It’s obviously a very blunt instrument, much like a hammer – and as the old saying goes, “When the only thing you have is a hammer, then everything starts to look like an old banker’s kneecaps”.



Here are the best performing ASX small cap stocks:

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As it was at lunchtime, Iceni Gold (ASX:ICL) is still at the top of the ladder  after surging well above the rest of the pack on news that further exploration at the company’s Everleigh Well target area has led to the discovery of a second gold-bearing outcrop.

“Assay results from the discovery of the second outcropping quartz vein with visible gold in the Everleigh target area are exciting, as they back up the initial field observations that reported visible gold in outcrop,” ICL technical director David Nixon said.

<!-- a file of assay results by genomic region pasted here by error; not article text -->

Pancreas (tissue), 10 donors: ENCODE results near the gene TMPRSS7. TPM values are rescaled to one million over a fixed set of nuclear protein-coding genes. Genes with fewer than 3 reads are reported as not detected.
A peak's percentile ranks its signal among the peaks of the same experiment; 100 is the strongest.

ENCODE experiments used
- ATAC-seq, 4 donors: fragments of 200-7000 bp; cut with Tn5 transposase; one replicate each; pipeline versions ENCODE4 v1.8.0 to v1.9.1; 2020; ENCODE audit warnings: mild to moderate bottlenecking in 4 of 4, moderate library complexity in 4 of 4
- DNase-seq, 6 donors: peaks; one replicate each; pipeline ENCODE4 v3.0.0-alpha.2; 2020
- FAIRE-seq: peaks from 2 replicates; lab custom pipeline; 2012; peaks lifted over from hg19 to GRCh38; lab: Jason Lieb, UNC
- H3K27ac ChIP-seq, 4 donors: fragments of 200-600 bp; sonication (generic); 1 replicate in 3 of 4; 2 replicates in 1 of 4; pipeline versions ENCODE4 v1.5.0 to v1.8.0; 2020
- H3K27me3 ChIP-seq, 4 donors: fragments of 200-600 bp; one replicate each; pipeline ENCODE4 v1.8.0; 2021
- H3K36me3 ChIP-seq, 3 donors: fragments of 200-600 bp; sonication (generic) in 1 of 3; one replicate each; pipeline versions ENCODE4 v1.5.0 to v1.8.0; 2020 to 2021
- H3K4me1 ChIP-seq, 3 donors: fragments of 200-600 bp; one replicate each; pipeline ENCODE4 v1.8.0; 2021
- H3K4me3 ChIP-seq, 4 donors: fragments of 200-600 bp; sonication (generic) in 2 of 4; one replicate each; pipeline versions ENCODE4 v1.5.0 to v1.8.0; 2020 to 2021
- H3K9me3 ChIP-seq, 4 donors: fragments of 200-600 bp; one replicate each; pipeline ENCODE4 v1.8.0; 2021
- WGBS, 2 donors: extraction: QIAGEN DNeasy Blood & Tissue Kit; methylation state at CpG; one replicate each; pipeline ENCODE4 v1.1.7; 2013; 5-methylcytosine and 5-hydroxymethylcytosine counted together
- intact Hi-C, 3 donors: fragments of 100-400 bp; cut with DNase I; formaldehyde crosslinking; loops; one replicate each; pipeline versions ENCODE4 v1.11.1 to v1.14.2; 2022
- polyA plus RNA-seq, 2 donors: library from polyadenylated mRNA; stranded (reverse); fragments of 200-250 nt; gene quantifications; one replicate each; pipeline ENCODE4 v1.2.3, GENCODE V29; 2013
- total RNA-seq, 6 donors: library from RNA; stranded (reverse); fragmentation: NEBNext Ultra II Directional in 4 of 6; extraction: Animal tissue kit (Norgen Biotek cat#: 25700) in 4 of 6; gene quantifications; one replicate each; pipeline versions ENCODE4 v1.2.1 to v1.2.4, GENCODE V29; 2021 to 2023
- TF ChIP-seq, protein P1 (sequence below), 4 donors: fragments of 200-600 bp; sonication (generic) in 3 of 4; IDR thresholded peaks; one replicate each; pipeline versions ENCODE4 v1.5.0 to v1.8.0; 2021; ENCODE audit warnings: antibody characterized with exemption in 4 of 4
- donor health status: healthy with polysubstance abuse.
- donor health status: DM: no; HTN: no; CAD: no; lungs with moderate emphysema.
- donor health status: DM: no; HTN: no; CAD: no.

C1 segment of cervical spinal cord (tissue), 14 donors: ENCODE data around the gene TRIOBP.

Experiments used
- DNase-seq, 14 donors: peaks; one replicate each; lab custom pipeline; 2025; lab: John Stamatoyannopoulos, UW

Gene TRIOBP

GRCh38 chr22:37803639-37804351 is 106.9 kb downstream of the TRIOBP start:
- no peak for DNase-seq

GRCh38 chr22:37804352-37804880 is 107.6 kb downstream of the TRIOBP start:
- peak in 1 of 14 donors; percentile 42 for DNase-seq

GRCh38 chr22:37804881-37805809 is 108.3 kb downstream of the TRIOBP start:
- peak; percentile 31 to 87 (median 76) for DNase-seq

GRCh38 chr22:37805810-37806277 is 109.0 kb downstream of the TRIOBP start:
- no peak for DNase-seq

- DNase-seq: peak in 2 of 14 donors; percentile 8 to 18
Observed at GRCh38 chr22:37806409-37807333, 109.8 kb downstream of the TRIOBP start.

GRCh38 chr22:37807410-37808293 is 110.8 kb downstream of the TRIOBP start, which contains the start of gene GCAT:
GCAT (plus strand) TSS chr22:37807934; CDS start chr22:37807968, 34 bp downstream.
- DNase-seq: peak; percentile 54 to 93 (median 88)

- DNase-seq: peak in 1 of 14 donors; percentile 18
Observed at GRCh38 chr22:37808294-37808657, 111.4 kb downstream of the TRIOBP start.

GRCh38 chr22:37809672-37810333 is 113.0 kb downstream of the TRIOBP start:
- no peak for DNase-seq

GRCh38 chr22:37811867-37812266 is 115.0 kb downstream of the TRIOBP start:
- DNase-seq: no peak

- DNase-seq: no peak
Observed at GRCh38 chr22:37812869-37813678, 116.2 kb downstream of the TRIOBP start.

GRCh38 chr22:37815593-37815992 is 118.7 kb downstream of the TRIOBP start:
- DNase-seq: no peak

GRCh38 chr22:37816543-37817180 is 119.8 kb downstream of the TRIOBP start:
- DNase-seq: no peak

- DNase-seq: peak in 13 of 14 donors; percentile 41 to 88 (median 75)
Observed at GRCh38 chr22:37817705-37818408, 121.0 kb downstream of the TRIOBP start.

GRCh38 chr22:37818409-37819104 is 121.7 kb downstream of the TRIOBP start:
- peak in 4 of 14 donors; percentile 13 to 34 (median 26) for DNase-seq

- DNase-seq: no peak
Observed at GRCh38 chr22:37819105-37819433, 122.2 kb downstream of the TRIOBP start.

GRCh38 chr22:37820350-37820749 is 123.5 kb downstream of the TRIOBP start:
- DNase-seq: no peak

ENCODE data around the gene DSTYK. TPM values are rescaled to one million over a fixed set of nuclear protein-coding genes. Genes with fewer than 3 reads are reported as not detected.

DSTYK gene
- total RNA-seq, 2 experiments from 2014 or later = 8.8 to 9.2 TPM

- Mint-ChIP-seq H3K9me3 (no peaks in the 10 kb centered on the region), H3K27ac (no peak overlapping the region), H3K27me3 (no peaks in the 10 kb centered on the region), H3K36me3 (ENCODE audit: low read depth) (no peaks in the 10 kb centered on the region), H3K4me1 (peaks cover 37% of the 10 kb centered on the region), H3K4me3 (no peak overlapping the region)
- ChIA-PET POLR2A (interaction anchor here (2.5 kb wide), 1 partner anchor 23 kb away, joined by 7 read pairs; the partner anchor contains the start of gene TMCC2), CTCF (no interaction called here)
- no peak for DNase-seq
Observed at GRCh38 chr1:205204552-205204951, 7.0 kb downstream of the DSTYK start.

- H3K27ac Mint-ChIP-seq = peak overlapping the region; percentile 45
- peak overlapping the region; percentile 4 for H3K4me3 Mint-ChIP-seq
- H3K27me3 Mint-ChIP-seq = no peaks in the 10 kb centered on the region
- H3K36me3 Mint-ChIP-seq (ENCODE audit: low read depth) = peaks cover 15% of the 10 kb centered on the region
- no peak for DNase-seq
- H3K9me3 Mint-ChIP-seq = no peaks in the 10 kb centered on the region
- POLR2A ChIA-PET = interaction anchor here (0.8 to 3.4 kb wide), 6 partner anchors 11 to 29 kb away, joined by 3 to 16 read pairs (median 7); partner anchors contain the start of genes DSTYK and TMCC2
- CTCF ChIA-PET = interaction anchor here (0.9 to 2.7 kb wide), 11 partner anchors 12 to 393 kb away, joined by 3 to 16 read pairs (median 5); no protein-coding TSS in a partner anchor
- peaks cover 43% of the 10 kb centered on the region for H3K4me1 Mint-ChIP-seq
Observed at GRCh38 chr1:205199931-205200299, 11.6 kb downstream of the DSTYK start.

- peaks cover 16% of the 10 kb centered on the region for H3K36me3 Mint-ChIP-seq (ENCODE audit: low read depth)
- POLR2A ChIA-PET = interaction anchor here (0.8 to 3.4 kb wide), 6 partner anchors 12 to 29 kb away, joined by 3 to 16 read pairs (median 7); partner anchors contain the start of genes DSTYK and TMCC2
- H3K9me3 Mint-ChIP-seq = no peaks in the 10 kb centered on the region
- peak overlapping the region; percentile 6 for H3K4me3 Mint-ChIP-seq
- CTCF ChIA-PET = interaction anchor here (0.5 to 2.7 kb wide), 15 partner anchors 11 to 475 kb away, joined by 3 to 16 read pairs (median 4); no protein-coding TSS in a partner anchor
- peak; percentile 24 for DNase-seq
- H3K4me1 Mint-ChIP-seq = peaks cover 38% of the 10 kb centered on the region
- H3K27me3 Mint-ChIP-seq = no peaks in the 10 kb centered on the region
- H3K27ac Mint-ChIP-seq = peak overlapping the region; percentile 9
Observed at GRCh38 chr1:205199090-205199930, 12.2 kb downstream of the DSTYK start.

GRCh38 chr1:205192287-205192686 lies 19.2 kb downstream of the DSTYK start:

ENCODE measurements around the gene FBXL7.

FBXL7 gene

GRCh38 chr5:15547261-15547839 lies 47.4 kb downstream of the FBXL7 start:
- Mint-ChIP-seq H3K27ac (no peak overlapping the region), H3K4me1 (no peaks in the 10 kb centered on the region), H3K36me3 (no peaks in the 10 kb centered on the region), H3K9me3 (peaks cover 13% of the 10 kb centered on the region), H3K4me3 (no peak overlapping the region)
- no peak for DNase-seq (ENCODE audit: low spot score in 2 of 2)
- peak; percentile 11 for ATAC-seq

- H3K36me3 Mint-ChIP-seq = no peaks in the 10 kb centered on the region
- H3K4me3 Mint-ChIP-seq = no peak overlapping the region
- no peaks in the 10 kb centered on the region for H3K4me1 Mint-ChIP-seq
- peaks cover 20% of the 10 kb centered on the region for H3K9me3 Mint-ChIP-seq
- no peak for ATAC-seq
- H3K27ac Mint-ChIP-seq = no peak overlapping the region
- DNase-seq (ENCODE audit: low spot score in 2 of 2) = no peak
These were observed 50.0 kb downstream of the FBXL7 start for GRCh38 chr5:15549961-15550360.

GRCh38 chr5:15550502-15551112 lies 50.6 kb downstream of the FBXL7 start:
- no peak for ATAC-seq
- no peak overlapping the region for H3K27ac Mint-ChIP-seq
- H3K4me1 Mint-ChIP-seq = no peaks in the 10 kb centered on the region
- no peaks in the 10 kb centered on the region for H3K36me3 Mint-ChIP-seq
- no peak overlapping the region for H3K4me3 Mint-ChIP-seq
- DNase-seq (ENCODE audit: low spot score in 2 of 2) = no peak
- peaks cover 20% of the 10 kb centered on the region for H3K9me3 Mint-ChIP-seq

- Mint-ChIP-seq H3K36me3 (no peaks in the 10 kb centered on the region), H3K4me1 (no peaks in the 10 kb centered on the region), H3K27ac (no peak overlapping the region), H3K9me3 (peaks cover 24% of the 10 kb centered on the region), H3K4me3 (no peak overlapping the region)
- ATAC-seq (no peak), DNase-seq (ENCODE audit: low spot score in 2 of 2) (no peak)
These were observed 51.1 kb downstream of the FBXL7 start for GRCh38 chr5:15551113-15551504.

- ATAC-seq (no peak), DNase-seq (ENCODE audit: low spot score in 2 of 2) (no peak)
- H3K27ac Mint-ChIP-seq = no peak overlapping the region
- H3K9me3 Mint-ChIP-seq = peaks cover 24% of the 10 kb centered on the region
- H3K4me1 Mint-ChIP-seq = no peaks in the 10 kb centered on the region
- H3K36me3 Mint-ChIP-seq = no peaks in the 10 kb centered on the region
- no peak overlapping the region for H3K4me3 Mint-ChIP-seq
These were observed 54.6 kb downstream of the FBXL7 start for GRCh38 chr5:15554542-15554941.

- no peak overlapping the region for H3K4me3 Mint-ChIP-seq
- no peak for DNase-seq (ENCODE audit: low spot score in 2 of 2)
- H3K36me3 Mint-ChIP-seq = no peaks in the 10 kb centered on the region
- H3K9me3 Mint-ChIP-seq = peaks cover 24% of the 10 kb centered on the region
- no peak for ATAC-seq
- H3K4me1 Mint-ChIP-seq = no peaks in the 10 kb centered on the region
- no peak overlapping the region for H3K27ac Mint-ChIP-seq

“High-grade rock chip results from the vein are supported by the underlying UFF+ soil anomaly, prospectivity indicators (including gold nuggets, workings and anomalous geochemical assays) and the multiple coincident targets generated by existing exploration work.

“The Everleigh Well target area continues to deliver in-situ gold bearing rock chips and significant numbers of various sized gold nuggets, where a number of key targets will be prepared for future exploration drilling.”

The rock chip analysis has turned up results with some silly numbers in them, ranging between 14,780g/t and 18,207g/t of gold.

Stockhead’s Golden Boy Reuben Adams reports that prospecting activity has also recovered gold nuggets across Everleigh Well, and the fact that the nuggets found near the vein are angular and show little or no signs of transport suggests the primary source may be close by.

In second place, and really starting to set off a few people’s spidey-sense, is Macarthur Minerals (ASX:MIO).